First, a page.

10. Jimmy Graham, TE, Seattle Seahawks | NFL.com ADP: 13
Graham was a player that many fantasy analysts, including myself, advised against drafting back in August ... and for good reason. The star tight end was recovering from a torn patellar tendon, an injury that in the past had severely limited players attempting to return to playing form. And that's exactly why he came as a bargain in drafts. Well, he proved his doubters wrong. Graham finished as the TE4 with 65 catches for 923 yards and six touchdowns on the season. Given the cluster that was the tight end position this season, Graham's 7.8 fantasy points per game average were impressive (Travis Kelce led TEs with 8.6 FPPG). Graham was Russell Wilson's second-most targeted pass-catcher behind Doug Baldwin, and he posted three 100-yard games during the year and will likely be one of the first tight ends drafted next season.
James D. Smith/Associated Press
9. Dak Prescott, QB, Dallas Cowboys | NFL.com ADP: 15
When Dak Prescott took over for an injured Tony Romo in the preseason, he went from dynasty league prospect to potential late-round flier in redraft leagues. It took him a few games to get going once the regular season started, as he didn't throw a touchdown pass until Week 3. But once he got into a groove, nobody could stop him. On one of the most run-heavy teams in the NFL, Dak managed 3,667 passing yards, 23 passing touchdowns to just four interceptions and added six rushing scores, three of which came in his first five games. He registered six 20-plus fantasy point games on the season and finished as the QB6, averaging 17.9 fantasy points per game. Just for good measure, Prescott finished the year with the best completion percentage, touchdown-to-interception ratio and passer rating by any rookie quarterback in NFL history.
Greg Trott/Associated Press
8. Michael Crabtree, WR, Oakland Raiders | NFL.com ADP: 10
The Raiders boasted one of the most potent offensive attacks of 2016, and the team's top two wideouts benefitted greatly. Both Michael Crabtree and Amari Cooper finished the year as top-12 fantasy wideouts, but it was Crabtree who proved to be the better bargain based on his average draft position. With a Round 10 ADP, Crabtree delivered great value on a weekly basis for his fantasy owners. He led the Raiders in targets (145), receptions (89) and receiving touchdowns (eight). Crabtree tied for second among all NFL wideouts with 23 red-zone targets and his 9.4 fantasy points per game bested Cooper's 9.3 mark, despite the latter costing fantasy owners a much higher draft pick (Round 3).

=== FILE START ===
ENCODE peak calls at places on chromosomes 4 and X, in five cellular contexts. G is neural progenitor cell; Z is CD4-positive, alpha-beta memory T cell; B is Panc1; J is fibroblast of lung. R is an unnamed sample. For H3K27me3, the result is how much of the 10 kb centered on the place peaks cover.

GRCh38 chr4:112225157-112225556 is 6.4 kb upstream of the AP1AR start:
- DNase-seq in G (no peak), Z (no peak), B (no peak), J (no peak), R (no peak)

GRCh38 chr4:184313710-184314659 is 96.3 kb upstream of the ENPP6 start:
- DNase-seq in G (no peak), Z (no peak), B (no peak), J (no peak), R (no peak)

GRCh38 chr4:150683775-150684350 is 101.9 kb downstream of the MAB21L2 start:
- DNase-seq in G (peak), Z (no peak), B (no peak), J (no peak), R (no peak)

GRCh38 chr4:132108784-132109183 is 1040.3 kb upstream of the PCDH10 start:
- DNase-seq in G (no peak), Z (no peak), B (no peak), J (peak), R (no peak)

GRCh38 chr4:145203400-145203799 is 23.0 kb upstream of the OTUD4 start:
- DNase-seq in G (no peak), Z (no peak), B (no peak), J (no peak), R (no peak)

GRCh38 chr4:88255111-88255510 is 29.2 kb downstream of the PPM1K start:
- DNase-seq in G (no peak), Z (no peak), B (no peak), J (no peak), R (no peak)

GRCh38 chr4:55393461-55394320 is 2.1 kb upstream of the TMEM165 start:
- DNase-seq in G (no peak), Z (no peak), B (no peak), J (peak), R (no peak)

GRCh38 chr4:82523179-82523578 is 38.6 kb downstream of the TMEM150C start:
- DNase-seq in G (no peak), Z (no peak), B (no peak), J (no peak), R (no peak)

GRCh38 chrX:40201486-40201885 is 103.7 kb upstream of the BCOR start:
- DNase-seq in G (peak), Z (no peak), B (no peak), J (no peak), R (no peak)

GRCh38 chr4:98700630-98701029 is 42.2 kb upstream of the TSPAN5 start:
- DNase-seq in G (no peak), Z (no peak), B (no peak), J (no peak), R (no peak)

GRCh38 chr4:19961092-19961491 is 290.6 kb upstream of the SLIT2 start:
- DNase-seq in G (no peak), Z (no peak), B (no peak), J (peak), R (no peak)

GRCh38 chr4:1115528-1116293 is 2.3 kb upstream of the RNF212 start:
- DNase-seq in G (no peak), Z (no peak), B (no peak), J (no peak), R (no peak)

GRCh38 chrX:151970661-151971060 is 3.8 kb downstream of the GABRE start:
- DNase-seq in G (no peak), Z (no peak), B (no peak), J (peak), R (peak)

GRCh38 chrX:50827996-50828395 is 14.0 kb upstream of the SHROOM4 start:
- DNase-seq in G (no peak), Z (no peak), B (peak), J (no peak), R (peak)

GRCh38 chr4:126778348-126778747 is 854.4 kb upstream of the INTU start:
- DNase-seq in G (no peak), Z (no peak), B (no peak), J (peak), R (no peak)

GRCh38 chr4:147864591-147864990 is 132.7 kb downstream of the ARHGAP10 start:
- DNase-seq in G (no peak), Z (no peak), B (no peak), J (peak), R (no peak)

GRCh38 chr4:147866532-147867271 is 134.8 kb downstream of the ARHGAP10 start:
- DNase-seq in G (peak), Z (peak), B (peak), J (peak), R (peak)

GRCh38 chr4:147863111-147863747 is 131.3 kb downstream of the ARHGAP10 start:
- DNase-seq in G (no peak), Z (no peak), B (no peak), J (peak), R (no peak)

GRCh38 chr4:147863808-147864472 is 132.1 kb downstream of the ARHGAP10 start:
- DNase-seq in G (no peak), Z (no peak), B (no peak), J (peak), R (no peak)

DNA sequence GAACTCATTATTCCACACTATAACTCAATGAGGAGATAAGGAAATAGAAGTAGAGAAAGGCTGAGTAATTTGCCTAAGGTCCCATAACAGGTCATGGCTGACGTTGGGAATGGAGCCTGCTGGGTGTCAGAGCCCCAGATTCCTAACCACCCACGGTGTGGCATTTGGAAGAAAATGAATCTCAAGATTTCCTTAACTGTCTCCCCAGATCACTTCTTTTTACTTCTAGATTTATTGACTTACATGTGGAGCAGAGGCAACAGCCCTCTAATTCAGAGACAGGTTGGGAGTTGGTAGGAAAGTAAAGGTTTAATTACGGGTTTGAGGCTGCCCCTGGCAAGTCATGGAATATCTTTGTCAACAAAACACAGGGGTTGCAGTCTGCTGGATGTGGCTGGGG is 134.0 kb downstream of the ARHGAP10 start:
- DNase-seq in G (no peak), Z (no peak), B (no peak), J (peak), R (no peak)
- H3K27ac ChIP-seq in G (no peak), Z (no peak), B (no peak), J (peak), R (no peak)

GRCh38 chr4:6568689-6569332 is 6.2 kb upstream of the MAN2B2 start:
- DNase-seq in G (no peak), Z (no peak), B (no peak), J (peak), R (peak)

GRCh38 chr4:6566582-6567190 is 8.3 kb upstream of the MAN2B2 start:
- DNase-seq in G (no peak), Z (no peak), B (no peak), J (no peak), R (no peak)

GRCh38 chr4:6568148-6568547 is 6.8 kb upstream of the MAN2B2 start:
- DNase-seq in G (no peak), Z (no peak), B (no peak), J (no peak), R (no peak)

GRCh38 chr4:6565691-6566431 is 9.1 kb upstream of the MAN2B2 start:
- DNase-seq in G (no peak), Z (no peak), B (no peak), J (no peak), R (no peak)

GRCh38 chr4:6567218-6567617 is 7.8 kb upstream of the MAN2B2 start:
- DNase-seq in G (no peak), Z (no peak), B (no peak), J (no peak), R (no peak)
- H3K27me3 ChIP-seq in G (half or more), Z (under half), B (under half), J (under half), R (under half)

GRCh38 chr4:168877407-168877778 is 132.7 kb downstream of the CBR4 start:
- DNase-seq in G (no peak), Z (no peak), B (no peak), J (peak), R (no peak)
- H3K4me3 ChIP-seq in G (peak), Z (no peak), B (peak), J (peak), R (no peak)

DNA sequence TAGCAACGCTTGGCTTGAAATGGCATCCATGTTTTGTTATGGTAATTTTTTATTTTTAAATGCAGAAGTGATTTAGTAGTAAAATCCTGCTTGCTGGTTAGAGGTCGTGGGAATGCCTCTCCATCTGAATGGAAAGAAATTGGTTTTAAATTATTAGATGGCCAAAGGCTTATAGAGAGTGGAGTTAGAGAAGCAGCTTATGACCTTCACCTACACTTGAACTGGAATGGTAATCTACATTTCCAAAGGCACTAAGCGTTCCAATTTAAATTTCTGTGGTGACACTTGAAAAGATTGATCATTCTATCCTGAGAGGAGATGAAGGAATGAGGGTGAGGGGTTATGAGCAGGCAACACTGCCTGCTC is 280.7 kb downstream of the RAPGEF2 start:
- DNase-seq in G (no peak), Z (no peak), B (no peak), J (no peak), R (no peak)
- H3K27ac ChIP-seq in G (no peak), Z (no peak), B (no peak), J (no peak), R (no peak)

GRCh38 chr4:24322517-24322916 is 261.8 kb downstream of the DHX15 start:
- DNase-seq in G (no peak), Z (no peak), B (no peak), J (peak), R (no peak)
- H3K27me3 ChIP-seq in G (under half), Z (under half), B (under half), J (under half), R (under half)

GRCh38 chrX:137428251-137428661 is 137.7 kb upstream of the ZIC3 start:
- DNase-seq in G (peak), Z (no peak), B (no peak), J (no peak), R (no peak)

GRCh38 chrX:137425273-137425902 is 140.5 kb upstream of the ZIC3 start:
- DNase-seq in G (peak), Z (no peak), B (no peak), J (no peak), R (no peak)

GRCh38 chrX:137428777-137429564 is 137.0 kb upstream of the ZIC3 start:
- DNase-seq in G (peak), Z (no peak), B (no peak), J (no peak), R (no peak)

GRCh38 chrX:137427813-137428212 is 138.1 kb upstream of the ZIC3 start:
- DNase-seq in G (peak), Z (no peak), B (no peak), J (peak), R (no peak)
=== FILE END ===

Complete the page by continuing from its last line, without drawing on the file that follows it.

Adrian Kraus/Associated Press
7. Jay Ajayi, RB, Miami Dolphins | NFL.com ADP: 10
Following a slow start, Jay Ajayi emerged as the savior Miami's backfield -- and fantasy managers -- needed. Many drafted around Ajayi because Arian Foster projected to be the team's lead back, and he was, until Foster retired mid-season due to injury. The Dolphins were forced to thrust Ajayi into a workhorse role and it paid off for everyone involved. Once he took the reins, Ajayi went on a streak of eight straight games with eight or more standard fantasy points including back-to-back 200-yard rushing games (plus another 200-yard rushing game in Week 16). He recorded five contests with 20-plus carries and failed to post a game with fewer than 12 carries once he took over as the bell cow in Week 5. There were a couple of instances where Damien Williams vultured Ajayi on the goal line, but fantasy owners were satisfied with his eight touchdowns, especially for a guy drafted on average in Round 10.
Damian Strohmeyer/Associated Press
6. Kirk Cousins, QB, Washington Redskins | NFL.com ADP: 14
With a top-eight finish among fantasy quarterbacks last year, Kirk Cousins' emergence as a legitimate fantasy option was no fluke. He finished 2016 as fantasy's QB5 and was one of just five signal callers to collect 300-plus fantasy points on the year. He finished third in the NFL in passing yards (4,917) and averaged 18.8 fantasy points per game with 29 total touchdowns (four rushing). After a Week 1 disappointment, Cousins went on a streak from Week 2 through Week 14 where he averaged 19.95 fantasy points per game, offering owners a consistently high floor. He averaged 37 pass attempts per game in Washington's pass-first offense and was able to throw for nearly 5,000 yards with a ton of talented options around him. He did struggle down the stretch with a fantasy playoff-ruining 9.7 points in Week 15, but followed up in Championship Week with 29.8 points to cap off a solid season. Cousins was drafted on average in Round 14.